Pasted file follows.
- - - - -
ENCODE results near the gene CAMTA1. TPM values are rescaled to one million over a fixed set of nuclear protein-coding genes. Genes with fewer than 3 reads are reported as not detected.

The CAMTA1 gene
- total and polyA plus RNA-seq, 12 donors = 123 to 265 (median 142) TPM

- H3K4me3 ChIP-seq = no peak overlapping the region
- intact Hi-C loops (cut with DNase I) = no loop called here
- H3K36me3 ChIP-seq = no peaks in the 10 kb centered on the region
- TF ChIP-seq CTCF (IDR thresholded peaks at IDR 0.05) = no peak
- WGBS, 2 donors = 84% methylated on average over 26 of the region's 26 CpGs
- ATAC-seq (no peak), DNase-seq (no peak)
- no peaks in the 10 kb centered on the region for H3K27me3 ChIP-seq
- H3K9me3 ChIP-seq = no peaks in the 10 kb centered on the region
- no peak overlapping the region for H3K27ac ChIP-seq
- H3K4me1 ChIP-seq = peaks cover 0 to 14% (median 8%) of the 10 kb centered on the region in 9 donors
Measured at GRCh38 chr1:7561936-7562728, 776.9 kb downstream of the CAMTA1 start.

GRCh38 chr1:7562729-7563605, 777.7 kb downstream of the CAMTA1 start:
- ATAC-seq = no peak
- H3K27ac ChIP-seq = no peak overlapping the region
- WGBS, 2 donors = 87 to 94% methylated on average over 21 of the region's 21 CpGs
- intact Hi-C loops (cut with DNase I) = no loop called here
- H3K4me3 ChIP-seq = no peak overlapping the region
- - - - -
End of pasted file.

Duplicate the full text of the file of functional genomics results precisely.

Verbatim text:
ENCODE results near the gene CAMTA1. TPM values are rescaled to one million over a fixed set of nuclear protein-coding genes. Genes with fewer than 3 reads are reported as not detected.

The CAMTA1 gene
- total and polyA plus RNA-seq, 12 donors = 123 to 265 (median 142) TPM

- H3K4me3 ChIP-seq = no peak overlapping the region
- intact Hi-C loops (cut with DNase I) = no loop called here
- H3K36me3 ChIP-seq = no peaks in the 10 kb centered on the region
- TF ChIP-seq CTCF (IDR thresholded peaks at IDR 0.05) = no peak
- WGBS, 2 donors = 84% methylated on average over 26 of the region's 26 CpGs
- ATAC-seq (no peak), DNase-seq (no peak)
- no peaks in the 10 kb centered on the region for H3K27me3 ChIP-seq
- H3K9me3 ChIP-seq = no peaks in the 10 kb centered on the region
- no peak overlapping the region for H3K27ac ChIP-seq
- H3K4me1 ChIP-seq = peaks cover 0 to 14% (median 8%) of the 10 kb centered on the region in 9 donors
Measured at GRCh38 chr1:7561936-7562728, 776.9 kb downstream of the CAMTA1 start.

GRCh38 chr1:7562729-7563605, 777.7 kb downstream of the CAMTA1 start:
- ATAC-seq = no peak
- H3K27ac ChIP-seq = no peak overlapping the region
- WGBS, 2 donors = 87 to 94% methylated on average over 21 of the region's 21 CpGs
- intact Hi-C loops (cut with DNase I) = no loop called here
- H3K4me3 ChIP-seq = no peak overlapping the region